New Releases- Nov 7, 2017

November 7, 2017

 Hardcover

It Can’t Last Forever: The 19th Battalion and the Canadian Corps in the First World War
by David Campbell
Wilfrid Laurier University Press  $49.99
History
Canadian / Hamilton content

The 19th Battalion (which included members of Hamilton’s Argyll & Sutherland Highlanders) was an infantry unit that fought in many of the deadliest battles of the First World War. Hailing from Hamilton, Toronto, and other communities in southern Ontario and beyond, its members were ordinary men facing extraordinary challenges at the Somme, Vimy Ridge, Passchendaele, Amiens, and other battlefields on Europe’s Western Front.

Through his examination of official records and personal accounts, the author presents vivid descriptions and assessments of the rigours of training, the strains of trench warfare, the horrors of battle, and the camaraderie of life behind the front lines. From mobilization in 1914 to the return home in 1919, Campbell reveals the unique experiences of the battalion’s officers and men and situates their service within the broader context of the battalion’s parent formations—the 4th Infantry Brigade and the 2nd Division of the Canadian Corps. Readers will gain a fuller appreciation of the internal dynamics of an infantry battalion and how it functioned within the larger picture of Canadian operations.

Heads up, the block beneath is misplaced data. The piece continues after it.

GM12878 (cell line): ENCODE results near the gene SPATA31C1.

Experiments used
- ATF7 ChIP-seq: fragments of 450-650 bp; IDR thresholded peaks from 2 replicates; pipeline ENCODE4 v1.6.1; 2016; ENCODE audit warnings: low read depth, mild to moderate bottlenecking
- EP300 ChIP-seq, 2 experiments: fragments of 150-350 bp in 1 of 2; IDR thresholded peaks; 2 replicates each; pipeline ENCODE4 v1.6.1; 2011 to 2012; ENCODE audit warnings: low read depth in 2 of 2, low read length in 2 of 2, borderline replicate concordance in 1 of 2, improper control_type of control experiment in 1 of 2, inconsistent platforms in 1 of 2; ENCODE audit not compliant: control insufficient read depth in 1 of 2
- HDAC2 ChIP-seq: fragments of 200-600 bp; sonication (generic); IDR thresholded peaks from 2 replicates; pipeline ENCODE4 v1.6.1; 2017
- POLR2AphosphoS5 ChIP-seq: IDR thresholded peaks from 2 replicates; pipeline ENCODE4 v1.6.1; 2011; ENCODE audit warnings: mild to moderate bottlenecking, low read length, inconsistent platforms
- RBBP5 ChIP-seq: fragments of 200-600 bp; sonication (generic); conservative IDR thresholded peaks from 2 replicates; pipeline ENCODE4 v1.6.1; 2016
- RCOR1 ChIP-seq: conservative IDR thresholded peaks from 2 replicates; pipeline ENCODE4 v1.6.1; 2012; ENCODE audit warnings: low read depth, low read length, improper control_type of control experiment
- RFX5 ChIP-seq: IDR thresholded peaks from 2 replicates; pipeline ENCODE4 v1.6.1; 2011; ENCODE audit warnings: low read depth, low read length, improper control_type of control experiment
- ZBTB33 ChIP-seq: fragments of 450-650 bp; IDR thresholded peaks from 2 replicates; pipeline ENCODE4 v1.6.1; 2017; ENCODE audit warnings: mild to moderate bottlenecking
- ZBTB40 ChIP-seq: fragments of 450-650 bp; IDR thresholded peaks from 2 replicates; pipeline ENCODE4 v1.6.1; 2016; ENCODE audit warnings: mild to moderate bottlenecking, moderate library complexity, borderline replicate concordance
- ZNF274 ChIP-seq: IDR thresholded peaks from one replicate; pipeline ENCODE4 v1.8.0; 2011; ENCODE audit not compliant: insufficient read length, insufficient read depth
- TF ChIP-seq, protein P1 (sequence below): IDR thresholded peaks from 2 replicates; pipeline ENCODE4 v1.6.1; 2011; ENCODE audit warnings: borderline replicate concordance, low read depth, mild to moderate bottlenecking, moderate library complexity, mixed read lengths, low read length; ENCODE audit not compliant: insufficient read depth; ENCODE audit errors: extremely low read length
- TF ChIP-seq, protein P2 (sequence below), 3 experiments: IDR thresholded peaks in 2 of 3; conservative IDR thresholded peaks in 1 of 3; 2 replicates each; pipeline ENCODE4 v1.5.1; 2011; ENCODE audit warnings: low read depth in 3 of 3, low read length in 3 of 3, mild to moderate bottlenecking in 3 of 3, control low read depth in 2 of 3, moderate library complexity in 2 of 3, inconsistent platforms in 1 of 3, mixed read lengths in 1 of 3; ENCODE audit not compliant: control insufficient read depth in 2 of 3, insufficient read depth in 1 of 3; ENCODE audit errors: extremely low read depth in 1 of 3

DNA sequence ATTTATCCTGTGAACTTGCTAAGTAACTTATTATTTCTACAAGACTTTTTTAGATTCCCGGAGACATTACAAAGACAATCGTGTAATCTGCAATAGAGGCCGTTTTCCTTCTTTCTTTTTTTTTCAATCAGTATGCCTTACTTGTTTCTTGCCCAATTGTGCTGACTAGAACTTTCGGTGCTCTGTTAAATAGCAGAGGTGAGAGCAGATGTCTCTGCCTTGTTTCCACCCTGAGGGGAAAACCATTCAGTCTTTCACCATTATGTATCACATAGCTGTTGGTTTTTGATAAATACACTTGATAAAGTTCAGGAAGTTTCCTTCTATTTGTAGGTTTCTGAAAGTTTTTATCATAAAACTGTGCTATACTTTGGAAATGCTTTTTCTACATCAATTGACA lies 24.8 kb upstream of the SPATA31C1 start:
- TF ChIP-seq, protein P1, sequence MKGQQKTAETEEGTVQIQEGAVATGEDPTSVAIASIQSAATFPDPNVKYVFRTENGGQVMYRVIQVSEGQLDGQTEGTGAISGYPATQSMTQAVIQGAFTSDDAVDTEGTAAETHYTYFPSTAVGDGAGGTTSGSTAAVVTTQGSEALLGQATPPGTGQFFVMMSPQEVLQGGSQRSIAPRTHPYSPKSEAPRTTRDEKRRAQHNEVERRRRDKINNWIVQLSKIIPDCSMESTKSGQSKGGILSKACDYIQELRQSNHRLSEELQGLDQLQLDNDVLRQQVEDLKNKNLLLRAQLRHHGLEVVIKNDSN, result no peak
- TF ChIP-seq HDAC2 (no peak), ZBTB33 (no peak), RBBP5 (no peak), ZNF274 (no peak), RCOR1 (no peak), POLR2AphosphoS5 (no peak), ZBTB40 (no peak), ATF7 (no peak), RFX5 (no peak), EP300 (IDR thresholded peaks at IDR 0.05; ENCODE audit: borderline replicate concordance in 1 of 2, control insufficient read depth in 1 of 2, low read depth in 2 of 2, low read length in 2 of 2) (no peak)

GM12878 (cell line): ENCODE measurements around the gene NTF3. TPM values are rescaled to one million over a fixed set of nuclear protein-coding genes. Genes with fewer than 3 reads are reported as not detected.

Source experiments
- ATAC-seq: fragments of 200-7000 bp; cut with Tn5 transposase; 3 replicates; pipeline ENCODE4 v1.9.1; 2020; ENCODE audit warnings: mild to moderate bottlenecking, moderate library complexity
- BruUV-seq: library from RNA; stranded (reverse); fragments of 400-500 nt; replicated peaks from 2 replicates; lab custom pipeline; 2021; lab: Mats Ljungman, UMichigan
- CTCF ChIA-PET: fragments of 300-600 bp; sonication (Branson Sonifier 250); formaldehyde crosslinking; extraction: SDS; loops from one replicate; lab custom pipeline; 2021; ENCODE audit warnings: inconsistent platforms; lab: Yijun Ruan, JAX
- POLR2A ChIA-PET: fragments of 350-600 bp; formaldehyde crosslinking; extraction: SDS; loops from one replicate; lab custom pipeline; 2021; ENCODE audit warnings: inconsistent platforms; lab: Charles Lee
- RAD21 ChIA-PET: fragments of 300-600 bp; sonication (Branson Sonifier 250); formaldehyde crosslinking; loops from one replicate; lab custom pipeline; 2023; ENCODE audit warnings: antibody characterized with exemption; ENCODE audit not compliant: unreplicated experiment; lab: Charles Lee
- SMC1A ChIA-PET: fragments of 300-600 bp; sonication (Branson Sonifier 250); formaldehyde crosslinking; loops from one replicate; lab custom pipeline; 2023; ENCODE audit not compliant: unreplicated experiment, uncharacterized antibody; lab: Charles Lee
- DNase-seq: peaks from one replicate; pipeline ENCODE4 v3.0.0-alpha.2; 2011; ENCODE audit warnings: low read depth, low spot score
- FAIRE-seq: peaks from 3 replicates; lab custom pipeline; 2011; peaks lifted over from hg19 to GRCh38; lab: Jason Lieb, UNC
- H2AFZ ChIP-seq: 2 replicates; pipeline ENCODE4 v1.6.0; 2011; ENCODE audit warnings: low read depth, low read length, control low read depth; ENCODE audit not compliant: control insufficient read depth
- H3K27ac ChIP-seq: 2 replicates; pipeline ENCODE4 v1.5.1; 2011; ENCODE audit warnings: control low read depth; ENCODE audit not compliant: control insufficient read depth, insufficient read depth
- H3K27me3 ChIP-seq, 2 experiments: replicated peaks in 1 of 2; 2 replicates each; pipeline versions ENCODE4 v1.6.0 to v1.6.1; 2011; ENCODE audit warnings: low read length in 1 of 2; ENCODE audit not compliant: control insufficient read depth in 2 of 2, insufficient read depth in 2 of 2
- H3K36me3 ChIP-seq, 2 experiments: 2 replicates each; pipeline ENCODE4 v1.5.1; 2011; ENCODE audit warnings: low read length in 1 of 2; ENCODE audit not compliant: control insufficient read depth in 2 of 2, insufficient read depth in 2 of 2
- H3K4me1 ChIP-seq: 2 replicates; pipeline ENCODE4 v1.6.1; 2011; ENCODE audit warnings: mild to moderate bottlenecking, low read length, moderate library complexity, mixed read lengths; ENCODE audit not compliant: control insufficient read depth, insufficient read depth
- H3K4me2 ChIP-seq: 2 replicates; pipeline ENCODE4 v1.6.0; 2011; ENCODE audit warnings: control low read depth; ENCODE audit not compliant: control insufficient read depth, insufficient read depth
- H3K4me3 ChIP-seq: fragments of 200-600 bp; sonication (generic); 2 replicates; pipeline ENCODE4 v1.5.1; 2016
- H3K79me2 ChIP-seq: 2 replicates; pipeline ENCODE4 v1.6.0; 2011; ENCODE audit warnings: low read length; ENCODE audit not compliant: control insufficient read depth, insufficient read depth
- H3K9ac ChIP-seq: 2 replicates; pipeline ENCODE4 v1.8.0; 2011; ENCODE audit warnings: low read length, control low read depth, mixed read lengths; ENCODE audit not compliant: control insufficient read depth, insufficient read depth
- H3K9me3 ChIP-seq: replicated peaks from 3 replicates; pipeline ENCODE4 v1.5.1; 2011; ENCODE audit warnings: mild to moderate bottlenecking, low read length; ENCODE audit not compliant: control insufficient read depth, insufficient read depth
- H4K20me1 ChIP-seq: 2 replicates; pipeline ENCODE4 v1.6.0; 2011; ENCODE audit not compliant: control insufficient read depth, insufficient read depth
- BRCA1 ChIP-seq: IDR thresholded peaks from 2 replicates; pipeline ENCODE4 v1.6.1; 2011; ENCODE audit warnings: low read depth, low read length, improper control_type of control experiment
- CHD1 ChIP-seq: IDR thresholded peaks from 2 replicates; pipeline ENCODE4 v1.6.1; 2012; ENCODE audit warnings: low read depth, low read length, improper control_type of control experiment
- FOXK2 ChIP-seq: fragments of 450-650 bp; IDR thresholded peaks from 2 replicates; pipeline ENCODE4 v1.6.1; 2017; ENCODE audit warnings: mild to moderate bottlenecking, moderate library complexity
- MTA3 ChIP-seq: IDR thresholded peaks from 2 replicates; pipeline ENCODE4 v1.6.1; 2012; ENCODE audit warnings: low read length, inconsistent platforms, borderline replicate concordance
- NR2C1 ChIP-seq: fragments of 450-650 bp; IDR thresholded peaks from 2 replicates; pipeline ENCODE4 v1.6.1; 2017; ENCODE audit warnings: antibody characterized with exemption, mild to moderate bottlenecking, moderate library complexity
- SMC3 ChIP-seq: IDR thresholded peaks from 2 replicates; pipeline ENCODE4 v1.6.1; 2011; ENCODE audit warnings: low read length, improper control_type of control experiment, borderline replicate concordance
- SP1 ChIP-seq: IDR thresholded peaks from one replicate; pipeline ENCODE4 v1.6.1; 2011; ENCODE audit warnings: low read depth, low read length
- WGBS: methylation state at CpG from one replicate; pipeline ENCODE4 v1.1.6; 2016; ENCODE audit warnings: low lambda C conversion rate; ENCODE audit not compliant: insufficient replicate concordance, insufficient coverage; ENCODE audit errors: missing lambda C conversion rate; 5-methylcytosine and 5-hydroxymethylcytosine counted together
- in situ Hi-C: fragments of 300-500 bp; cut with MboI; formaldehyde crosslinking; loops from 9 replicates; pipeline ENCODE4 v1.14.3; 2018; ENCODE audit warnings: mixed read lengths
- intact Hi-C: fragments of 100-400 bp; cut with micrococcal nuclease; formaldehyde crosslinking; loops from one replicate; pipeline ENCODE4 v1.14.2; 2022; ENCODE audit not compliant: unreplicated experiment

Mrs Osmond
by John Banville
Knopf  $36.95
Fiction

From the Man Booker Prize-winning author of The Sea, a dazzling and audacious new novel that extends the story of Isabel Archer, the heroine of Henry James’s The Portrait of a Lady, into unexpected territory.

Isabel Archer is a young American woman, swept off to Europe in the late nineteenth century by an aunt who hopes to round out the impetuous but naïve girl’s experience of the world.

When Isabel comes into a large, unexpected inheritance, she is finagled into a marriage with the charming, penniless, and—as Isabel finds out too late—cruel and deceitful Gilbert Osmond, whose connection to a certain Madame Merle is suspiciously intimate. On a trip to England to visit her cousin Ralph Touchett on his deathbed, Isabel is offered a chance to free herself from the marriage, but nonetheless chooses to return to Italy.

Banville follows James’s story line to this point, but Mrs. Osmond is thoroughly Banville’s own: the narrative inventiveness; the lyrical precision and surprise of his language; the layers of emotional and psychological intensity; the subtle, dark humor. And when Isabel arrives in Italy—along with someone else!—the novel takes off in directions that James himself would be thrilled to follow.

 

Travellers Through Empire: Indigenous Voyage from Early Canada
by Cecilia Morgan
McGill Queens University Press   $39.95
History / Indigenous Studies